By Sifiso Ntombela
THE Southern African Customs Union (Sacu) is one of the oldest customs unions in the world, composed of Botswana, Eswatini, Lesotho, Namibia and South Africa. It was established in 1910, amended in 1969, and subsequently in 2002, to modernise and align its objectives with the current realities and developmental goals of the five countries.
The union seeks to promote cross-border trade, forge economic integration, facilitate development and investments, and enhance fair competition and democratic conditions amongst member countries. Essentially, Sacu is more than just trade promotion, it also fosters stronger cultural, social, and economic development amongst the five countries in the southern tip of the African continent.
The Sacu agreement recognises the common but differentiated economic pathways of each country. It also makes provisions for smaller economies in the Union to protect infant industries that are deemed important for domestic interests. However, such protection of infant industries should be agreed upon with member states in ensuring it does not prohibit the free movement of goods and investments but rather enhances fair competition and naturing of industries.
South Africa is the largest economy within Sacu and it has a competitive edge with respect to agricultural production and exports. Most South African farmers plan and plant farm produce intending to serve local South African customers as well as regional and continental clients.
Equally, agriculture is also an important economic and social sector for other Sacu members and some have invested resources and skills to boost domestic production. To protect their domestic agriculture, some countries within the Sacu have restricted or completely close borders for the importation of certain agricultural goods such as Botswana and Namibia. These trade-restrictive measures impact relations among the Sacu members and erodes the Union’s goals and spirit of regional integration and free-cross border trade.
On December 6, 2023, the government of Botswana announced that they are extending the restriction period for vegetable imports, which was due to expire at the end of December 2023. The extension period is up to December 2025 and the list of restricted vegetable products has been expanded, which does not bode well for South African farmers.
To South African farmers, Sacu is not only a destination market, but also a partner in developing agriculture and expanding Sacu’s agricultural export footprint in the continent and beyond. As such countries like Botswana and Namibia are strategic transit of vegetable products originating from South Africa.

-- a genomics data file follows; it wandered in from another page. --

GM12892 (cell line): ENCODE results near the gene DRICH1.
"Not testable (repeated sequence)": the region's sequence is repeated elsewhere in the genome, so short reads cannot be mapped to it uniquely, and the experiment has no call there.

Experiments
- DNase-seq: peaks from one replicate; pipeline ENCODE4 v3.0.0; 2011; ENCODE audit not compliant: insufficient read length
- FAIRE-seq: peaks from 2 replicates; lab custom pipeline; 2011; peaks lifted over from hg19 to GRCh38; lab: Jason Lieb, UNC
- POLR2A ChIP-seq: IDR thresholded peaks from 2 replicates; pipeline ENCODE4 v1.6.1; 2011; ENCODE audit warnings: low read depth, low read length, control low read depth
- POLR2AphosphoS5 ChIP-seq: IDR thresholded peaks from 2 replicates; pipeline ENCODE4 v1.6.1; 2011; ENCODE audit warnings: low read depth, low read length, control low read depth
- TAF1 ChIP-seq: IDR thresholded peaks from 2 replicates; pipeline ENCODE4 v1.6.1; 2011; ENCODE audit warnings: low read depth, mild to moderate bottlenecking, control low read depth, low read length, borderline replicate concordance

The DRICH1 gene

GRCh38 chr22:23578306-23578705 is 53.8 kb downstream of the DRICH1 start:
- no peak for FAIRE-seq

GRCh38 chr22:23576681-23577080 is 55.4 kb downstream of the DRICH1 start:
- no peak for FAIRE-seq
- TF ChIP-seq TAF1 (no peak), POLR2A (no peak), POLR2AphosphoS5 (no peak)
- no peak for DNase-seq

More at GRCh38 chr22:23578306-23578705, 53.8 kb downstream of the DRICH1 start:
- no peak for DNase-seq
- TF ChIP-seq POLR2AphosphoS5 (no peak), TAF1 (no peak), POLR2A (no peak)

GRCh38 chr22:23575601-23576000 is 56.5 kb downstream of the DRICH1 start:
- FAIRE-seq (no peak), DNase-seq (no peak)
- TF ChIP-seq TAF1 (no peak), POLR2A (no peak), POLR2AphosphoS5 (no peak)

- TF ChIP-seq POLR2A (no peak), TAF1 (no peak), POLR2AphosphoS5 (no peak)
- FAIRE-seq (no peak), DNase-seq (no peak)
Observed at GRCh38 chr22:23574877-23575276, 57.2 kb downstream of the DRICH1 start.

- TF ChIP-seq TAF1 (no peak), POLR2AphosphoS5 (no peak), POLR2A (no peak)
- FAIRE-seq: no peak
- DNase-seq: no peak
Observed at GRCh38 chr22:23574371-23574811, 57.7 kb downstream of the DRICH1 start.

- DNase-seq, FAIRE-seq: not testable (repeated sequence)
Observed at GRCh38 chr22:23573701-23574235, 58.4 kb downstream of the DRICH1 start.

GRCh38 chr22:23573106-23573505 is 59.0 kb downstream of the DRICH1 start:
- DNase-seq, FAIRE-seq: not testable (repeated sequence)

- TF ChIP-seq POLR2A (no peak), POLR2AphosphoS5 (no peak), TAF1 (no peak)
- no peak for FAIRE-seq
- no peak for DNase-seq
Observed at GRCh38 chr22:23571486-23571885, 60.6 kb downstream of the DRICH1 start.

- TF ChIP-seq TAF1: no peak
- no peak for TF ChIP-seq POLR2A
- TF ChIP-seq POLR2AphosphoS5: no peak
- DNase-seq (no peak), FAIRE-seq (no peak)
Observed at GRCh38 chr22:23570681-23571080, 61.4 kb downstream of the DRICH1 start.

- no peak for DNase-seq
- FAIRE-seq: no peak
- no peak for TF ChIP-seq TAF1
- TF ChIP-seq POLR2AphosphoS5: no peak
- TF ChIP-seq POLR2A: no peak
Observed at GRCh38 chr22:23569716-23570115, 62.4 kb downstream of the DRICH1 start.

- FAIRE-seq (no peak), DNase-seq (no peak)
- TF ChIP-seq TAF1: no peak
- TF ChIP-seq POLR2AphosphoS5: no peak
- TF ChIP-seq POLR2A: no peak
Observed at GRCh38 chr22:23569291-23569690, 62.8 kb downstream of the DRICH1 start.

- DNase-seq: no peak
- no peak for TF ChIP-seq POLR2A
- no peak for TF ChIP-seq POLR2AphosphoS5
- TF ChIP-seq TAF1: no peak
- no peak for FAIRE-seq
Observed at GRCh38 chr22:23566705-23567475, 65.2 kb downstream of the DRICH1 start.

Border closures also affects other agricultural products, which might have long-term consequences for Botswana citizens, especially products that cannot be grown locally due to environmental conditions, skills, and technical and physical infrastructure challenges.
Exploring mutual benefiting solutions
South Africa’s agricultural exports to Sacu countries were valued at $2.3 billion (R44bn) in 2022, which equates to 21% of total exports to the union. Agriculture is important to Sacu members states, where regional food value chains have been developed beyond just vegetables.
For example, Lesotho’s mohair and deciduous fruits are integrated to South Africa industries, Namibia’s goats, table grapes and cattle forms an integral part of South Africa food and export chains, Eswatini’s sugar and citrus is embedded to South Africa’s systems. This illustrate the connectedness of food systems in Sacu as well as investments that are at risks if free-movement of goods is constrained.
Fortunately, the Sacu Agreement does creates platforms for Ministers’ engagements on trade and developmental matters. On the December 6, 2023, South Africa’s Minister of Agriculture, Land Reform and Rural Development Thokozile Didiza informed the South Africa agricultural stakeholders that she will be engaging with her counterpart in Botswana to find an amicable solution.
It is important that the Botswana’s case of vegetable import restriction is attended to swiftly in a manner that recognises and supports Botswana’s efforts to build their domestic industries while also preserving and promoting the broader trade and investment objectives of Sacu.
There is a need to shift the inward-focus of protecting individual countries and move to an outward paradigm that integrates investments and policy priorities so that Sacu can capitalise of continental and global export opportunities.
Critically is to strengthen overall Sacu’s agricultural production capacity such that it benefits from the opportunities presented by the African Continental Free Trade Agreement, the Economic Partnership Agreement with the EU and other strategic partnerships that Sacu has secured over the years. Botswana should consider positioning its infant agricultural industries as part of overall Sacu capabilities and not view South Africa as a competitor to its small-scale vegetable industry.
Building on South Africa’s capabilities and economies of scale, other Sacu member states could be a strategic transit to the rest of the African market and this requires borders to remain open for all agricultural products.
Sifiso Ntombela (PhD) is an agricultural economist. He serves as the Special Advisor to Minister Thoko Didiza, in the Department of Agriculture, Land Reform and Rural Development. He is also an elected President of the Agricultural Economics Association of South Africa.